Look back to manage weed control in 2016

Look back to manage weed control in 2016

When combines roll, it's time to start thinking about how you'll take on weeds next year.

As harvesttime approaches and the growing season comes to a close, it’s a perfect time for growers to start the process of reflecting not only on what went right this year, but also on what didn’t go so well.

This is especially important when it comes to evaluating your control program with an eye toward improvement in 2016.

Weed control has become a year-round chore. Not convinced? Ask a grower in any place around the country where herbicide-resistant weed infestations are a problem.

EARLY WEED CONTROL: A ride in the combine at harvest is a great time to evaluate weed control in 2015 and plan for 2016, and advanced mapping tools allow you to note weed infestations for later examination.

“We have been talking about resistant marestail management since 2000, but it was a rather new problem at the time, so not many growers were preparing for it,” says Dwight Lingenfelter, a weed scientist with Penn State Extension, explaining one of the things he’s currently seeing happen in Pennsylvania. “Now that many farms have a problem with marestail, the urgency to control it is finally real to them, so growers [want] answers, even though we have been talking about it for over a decade.”

The above scenario happens across the country today as growers continue to be challenged by a host of weed-related issues — all of which can have a direct impact on yields and the bottom line. Given this, Lingenfelter says growers need to begin next year’s weed control efforts now in order to protect their future crop yields.

“With more weed species developing resistance, it’s very important to monitor any new infestations and plan your management tactics accordingly,” he says. “Make sure to scout fields to actually see what’s happening, and look for certain patterns or weed shifts that are occurring.”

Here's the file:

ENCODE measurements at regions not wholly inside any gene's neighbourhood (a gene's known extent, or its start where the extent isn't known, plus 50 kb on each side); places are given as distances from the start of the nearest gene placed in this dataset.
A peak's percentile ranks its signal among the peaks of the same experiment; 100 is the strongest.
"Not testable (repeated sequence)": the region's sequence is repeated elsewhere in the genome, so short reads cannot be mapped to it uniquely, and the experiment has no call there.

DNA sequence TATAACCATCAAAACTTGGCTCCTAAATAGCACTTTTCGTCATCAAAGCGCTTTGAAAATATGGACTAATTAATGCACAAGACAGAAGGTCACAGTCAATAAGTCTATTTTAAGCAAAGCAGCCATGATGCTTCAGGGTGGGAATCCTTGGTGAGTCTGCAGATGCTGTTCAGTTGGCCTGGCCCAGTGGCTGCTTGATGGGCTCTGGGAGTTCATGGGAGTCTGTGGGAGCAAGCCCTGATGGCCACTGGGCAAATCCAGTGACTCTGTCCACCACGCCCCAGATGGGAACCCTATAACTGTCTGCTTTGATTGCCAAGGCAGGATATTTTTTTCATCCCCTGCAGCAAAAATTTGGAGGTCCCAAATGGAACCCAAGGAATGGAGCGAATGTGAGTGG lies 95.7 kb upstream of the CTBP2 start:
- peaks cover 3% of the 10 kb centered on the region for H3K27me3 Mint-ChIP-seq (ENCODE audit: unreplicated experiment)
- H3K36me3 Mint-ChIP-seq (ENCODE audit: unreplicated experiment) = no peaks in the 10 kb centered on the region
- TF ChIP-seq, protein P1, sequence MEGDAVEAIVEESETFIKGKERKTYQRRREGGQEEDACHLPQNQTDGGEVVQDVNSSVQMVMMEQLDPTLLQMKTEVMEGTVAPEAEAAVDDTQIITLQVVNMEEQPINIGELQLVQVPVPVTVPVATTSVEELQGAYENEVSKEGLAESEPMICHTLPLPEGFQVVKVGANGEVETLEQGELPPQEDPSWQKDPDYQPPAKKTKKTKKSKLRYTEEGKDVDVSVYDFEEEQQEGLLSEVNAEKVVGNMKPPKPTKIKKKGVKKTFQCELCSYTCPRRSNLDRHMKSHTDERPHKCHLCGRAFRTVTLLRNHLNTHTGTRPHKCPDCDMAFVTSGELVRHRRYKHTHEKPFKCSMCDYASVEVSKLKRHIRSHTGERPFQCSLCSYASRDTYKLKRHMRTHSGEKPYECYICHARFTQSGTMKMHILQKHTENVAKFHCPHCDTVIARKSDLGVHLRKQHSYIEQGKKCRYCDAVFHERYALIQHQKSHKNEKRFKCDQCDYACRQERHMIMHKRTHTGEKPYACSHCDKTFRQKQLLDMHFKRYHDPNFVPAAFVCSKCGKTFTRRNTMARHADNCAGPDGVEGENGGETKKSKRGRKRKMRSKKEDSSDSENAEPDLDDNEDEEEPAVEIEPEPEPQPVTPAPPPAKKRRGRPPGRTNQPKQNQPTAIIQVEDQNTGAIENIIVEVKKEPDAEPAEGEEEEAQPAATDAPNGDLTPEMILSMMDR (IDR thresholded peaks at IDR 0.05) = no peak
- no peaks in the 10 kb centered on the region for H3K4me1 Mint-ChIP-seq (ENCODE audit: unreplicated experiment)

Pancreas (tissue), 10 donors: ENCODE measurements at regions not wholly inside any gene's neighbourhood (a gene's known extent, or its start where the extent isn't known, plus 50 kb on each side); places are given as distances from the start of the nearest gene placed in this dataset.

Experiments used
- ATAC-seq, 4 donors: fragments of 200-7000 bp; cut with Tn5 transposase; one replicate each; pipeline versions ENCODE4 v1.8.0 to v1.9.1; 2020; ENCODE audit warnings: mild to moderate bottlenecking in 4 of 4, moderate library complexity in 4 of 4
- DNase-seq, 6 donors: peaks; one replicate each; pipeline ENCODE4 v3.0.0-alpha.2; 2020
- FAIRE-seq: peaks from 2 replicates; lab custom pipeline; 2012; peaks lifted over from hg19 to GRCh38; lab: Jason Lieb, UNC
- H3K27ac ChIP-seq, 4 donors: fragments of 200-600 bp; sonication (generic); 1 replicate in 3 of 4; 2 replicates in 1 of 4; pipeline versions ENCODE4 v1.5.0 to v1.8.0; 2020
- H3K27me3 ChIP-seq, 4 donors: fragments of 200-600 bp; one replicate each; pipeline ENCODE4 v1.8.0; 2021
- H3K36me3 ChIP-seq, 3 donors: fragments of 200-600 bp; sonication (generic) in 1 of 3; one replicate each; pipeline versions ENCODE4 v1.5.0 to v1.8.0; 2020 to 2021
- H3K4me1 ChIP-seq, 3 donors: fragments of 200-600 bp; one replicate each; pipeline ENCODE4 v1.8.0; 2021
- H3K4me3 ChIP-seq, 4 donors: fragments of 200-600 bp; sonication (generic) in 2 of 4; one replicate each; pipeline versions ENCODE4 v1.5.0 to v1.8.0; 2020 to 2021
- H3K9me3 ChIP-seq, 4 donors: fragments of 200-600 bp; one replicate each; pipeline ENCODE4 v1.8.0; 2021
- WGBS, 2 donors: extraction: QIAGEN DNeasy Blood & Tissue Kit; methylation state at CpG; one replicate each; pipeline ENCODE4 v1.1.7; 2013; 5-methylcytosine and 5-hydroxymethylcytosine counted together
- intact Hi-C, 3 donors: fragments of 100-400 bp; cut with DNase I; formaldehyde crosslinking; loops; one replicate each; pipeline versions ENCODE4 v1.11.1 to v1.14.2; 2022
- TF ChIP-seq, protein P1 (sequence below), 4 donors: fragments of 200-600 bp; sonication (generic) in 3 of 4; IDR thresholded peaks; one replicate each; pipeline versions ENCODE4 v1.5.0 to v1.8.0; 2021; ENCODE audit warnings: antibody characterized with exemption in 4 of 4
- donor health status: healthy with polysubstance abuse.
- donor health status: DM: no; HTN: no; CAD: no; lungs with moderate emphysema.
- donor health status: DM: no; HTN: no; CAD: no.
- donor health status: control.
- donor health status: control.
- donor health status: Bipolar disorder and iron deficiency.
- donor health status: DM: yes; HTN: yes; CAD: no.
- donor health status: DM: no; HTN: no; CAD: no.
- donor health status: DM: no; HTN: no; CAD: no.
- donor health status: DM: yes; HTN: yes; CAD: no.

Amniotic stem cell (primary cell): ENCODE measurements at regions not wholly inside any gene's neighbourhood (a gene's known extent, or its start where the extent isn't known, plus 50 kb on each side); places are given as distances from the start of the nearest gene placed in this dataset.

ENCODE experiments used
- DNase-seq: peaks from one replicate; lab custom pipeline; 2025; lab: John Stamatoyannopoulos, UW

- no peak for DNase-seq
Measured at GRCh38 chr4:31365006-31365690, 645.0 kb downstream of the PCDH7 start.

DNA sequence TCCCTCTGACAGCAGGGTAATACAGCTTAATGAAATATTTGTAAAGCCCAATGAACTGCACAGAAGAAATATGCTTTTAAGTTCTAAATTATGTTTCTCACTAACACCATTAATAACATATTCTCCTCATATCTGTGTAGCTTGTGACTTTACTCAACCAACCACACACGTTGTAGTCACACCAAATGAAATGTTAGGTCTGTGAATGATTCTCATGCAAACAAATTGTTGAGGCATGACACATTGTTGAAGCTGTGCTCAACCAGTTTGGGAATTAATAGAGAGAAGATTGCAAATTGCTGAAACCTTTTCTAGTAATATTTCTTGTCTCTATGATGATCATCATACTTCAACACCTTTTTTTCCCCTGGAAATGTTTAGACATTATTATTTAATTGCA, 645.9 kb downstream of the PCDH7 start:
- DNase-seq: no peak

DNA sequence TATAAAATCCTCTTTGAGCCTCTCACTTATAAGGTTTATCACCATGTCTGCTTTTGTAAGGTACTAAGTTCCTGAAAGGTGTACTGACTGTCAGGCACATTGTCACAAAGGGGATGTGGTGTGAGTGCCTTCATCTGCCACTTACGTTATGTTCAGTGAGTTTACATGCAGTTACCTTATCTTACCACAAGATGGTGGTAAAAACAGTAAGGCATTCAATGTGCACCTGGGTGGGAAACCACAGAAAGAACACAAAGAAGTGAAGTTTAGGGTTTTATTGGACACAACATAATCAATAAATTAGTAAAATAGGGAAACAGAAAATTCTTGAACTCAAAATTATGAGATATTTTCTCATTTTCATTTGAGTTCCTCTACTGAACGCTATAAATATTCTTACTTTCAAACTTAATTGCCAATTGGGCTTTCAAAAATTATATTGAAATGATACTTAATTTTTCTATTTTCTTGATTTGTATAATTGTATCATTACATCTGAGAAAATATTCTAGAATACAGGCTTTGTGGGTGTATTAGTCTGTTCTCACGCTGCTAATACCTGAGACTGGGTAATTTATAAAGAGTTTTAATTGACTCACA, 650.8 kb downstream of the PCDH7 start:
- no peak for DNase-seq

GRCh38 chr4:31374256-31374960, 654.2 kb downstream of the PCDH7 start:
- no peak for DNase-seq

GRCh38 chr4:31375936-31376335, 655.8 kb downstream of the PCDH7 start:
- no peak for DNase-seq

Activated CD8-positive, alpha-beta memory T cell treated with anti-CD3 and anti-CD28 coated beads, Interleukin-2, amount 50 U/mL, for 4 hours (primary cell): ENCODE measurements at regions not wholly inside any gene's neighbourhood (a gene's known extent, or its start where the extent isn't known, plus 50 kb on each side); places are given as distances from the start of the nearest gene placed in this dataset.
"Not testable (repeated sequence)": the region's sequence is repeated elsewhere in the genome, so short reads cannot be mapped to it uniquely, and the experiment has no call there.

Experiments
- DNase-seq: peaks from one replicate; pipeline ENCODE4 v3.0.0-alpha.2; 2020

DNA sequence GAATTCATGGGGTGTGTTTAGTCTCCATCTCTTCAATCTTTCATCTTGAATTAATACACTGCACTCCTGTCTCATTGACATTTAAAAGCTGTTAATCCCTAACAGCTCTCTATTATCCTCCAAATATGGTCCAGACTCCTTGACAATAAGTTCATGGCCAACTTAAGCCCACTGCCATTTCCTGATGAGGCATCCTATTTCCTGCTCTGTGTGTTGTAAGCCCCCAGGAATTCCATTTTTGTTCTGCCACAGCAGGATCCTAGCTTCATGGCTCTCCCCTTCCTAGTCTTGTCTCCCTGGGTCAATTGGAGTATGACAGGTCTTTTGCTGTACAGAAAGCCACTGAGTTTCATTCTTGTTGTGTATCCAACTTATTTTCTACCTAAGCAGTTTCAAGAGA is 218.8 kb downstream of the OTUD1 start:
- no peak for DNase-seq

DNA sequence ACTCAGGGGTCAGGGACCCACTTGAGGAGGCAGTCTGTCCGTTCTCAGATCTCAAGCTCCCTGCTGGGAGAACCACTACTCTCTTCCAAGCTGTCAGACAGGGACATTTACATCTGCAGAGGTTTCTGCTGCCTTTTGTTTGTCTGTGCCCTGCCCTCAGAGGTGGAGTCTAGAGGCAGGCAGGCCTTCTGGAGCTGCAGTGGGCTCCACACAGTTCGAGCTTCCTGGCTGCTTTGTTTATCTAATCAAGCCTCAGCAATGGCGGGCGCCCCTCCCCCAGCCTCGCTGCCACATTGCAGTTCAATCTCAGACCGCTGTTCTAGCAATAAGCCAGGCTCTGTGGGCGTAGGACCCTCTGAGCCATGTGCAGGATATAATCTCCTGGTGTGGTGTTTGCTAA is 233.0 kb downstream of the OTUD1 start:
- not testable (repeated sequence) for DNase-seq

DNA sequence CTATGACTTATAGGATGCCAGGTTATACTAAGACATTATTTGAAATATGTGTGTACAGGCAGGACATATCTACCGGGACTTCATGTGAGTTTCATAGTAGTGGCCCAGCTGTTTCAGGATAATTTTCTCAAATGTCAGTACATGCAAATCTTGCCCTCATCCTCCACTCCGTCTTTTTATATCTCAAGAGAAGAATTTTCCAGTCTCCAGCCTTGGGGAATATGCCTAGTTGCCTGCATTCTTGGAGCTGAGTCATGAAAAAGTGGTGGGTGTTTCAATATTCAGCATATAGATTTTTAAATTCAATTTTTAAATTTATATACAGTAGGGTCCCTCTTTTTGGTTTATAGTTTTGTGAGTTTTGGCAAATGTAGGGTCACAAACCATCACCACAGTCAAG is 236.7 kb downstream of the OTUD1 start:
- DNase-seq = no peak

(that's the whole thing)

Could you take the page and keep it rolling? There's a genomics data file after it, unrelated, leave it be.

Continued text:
Beyond scouting

Besides conducting field scouting to determine how your 2015 weed control programs performed, Lingenfelter believes looking at other practices to help combat weeds is also important.

“Think about ways to incorporate other practical weed management tactics, like cover crops, or other good agronomic practices, such as soil fertility, selecting the best crop varieties for your location and planting dense crop populations at the proper time,” suggests Lingenfelter, who cautions that careful planning is required because various tactics can sometimes conflict with one another (e.g., fall cover crop establishment may be hindered by the use of longer-residual herbicides in the cash crop, or the utility of fall burndown herbicides can be limited if cover crops are planted).

Bottom line, whether or not you try alternative tactics, using different modes of action and providing overlapping layers of residual herbicides throughout the season are critical steps in any successful weed control program, Lingenfelter says. He also stresses that if resistant weeds — like Palmer amaranth and waterhemp — are not dealt with in the early stages, prior to infestation, and are allowed to spread across fields, eradicating the problem can be very costly over the long run.

Kevin Bradley, an associate professor in the University of Missouri’s Division of Plant Sciences, also reiterates the importance of starting early in your weed control efforts.